In 1863 Bellasis became steward of the Duke of Norfolk's manors in Norfolk and Suffolk. On the death of Sir Charles Young, Garter king-at-arms, in 1869, he was appointed, together with Lord Howard of Glossop and Sir William Alexander, Bart., a commissioner of the earl marshal to examine and report upon the working of the College of Arms. As the result of the great mass of evidence taken down by the commissioners, an elaborate report was issued by them suggesting certain important reforms, revisions, and alterations in the general working and organisation of the Heralds' College.

From 1833 to 1845 Serjeant Bellasis watched with intense interest the course of the tractarian movement. He made several visits to Oxford, and became intimate with Mr. (afterwards Cardinal) Newman, Dr. Pusey, and Dr. Ward, as well as with Canon Oakeley and Archdeacon Manning, afterwards cardinal archbishop of Westminster. Cardinal Newman, on 21 Feb. 1870, dedicated to him, in terms of strong affection, the ‘Essay in Aid of a Grammar of Assent.’ Early in 1850 Bellasis published two anonymous pamphlets: ‘The Judicial Committee of the Privy Council and the Petition for a Church Tribunal in lieu of it: a Letter by an Anglican Layman,’ 8vo, pp. 16; and ‘Convocations and Synods, are they the Remedies for Existing Evils? a Second Letter by an Anglican Layman,’ 8vo, pp. 16.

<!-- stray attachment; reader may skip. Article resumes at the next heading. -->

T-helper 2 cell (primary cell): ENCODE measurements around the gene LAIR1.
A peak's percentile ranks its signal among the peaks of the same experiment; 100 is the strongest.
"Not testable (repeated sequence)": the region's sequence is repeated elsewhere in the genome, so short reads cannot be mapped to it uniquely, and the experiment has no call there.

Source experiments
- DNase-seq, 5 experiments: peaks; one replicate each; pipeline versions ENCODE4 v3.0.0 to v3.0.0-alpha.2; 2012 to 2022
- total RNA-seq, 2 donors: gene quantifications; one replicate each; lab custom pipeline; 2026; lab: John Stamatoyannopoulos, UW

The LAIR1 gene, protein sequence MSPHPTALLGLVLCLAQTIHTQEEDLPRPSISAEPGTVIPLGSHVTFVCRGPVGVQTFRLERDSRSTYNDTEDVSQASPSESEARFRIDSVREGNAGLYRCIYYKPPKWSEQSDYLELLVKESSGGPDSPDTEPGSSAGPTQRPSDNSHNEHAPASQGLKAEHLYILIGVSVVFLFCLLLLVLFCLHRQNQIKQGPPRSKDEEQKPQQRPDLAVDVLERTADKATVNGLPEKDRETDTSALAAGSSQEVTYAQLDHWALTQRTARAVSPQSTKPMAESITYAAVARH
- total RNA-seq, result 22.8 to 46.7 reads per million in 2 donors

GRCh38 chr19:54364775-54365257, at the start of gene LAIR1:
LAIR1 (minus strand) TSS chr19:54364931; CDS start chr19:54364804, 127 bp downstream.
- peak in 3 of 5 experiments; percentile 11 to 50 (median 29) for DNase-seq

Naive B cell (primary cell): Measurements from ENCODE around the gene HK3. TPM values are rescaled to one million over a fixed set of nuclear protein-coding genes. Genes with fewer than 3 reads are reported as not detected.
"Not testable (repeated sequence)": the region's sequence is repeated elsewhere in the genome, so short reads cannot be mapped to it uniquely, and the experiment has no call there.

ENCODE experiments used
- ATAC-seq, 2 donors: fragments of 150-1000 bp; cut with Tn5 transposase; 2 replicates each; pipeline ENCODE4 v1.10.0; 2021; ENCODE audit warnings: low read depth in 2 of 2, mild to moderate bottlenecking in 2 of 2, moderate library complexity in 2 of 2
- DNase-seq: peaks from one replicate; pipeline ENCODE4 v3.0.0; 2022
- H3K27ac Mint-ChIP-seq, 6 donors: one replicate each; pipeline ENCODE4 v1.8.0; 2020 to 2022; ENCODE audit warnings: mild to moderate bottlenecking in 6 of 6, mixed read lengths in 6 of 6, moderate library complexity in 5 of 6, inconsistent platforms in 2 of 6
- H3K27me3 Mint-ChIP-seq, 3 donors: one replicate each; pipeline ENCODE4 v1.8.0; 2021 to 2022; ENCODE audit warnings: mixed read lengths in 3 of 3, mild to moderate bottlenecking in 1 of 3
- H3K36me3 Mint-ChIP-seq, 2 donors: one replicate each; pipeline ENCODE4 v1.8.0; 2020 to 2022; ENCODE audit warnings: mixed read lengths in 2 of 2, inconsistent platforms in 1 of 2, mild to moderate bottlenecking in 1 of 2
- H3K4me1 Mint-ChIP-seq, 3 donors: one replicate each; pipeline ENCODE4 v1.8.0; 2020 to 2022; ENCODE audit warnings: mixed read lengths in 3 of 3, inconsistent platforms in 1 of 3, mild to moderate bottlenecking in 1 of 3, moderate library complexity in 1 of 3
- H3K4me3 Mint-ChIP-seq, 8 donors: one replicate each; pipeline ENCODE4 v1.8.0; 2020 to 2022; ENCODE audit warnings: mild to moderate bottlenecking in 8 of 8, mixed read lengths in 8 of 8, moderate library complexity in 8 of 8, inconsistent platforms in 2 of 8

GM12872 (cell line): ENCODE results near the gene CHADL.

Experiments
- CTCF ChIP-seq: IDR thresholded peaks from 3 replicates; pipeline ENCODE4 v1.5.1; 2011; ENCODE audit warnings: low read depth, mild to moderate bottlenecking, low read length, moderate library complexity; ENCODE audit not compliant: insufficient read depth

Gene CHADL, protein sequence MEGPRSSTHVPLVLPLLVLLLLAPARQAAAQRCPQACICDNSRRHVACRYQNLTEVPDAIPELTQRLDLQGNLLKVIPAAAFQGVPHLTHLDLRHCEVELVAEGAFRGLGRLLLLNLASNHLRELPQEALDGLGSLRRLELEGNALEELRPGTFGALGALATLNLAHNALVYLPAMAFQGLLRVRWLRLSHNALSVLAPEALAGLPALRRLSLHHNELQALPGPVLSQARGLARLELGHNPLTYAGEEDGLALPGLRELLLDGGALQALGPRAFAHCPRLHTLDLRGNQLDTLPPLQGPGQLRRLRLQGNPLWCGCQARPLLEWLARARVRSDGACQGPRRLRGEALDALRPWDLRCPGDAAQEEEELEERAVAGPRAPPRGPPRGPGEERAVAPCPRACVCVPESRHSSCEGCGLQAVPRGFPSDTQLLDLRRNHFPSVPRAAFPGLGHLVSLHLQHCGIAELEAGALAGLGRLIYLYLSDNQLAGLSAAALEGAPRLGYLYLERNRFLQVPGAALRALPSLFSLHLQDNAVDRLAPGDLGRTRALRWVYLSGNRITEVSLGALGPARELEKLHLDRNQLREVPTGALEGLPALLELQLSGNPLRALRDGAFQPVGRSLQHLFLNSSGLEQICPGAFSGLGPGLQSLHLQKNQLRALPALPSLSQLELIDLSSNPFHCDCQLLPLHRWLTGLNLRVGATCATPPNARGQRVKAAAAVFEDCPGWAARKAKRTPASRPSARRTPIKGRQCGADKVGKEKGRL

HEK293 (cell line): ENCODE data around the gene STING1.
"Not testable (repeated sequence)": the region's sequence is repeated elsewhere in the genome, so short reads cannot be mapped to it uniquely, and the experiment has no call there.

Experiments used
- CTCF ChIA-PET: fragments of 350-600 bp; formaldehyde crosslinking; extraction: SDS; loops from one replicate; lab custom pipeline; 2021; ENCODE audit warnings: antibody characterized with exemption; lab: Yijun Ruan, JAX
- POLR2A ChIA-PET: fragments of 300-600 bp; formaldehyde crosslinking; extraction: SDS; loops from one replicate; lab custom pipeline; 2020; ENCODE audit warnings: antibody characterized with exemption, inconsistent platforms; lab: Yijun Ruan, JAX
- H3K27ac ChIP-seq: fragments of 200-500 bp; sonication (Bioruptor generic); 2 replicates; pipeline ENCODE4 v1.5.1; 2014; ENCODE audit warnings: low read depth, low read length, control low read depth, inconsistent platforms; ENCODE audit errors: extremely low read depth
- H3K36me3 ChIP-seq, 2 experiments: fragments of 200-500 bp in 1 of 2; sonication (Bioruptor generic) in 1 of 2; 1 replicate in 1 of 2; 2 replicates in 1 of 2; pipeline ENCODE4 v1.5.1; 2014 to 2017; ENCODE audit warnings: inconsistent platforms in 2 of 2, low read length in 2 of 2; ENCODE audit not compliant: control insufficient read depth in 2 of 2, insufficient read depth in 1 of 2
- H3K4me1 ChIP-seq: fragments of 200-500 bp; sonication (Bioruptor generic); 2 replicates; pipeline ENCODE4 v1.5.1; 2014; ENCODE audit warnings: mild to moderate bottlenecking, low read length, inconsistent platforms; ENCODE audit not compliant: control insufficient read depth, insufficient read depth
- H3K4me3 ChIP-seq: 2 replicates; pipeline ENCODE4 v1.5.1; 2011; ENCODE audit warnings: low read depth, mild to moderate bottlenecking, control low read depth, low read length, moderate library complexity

Bellasis took part in the animated discussion produced by the bull of Pius IX in 1850. He wrote ‘A Remonstrance with the Clergy of Westminster, from a Westminster Magistrate,’ 8vo, pp. 22. And in 1851 he published anonymously a remonstrance with the protestant episcopate, under the title of ‘The Anglican Bishops versus the Catholic Hierarchy; a Demurrer to further Proceedings,’ 8vo, pp. 16. It soon became known that it was by Bellasis, who, on 28 Sept. 1850, acting upon the advice of Cardinal Wiseman, had been received by Father Brownbill, of the Society of Jesus, into the Roman catholic communion. While yet an Anglican, he had, in 1847, written four letters on the question of Bishop Barlow's consecration, which, a few years afterwards, were published in a newspaper. A reprint of them, authorised by Bellasis, appeared in 1872 under the title, ‘Anglican Orders, by an Anglican, since become a Catholic,’ 8vo, pp. 15. Bellasis also issued anonymously early in 1850 ‘[Twelve] Preliminary Dialogues between two Protestants approaching the Catholic Church, being the substance of real conversations,’ 1861, 8vo, pp. 66. The interlocutors, Philotheus and Eugenia, were Bellasis and his wife. A thirteenth dialogue was posthumously published in 1874, with the author's name on its title-page: ‘Philotheus and Eugenia, a Dialogue on the Jesuits, by the late Mr. Serjeant Bellasis,’ small 8vo, pp. 16. Besides these fragmentary writings, Bellasis left among his papers a curiously interesting autobiography, still in manuscript, as well as a number of elegantly turned metrical effusions.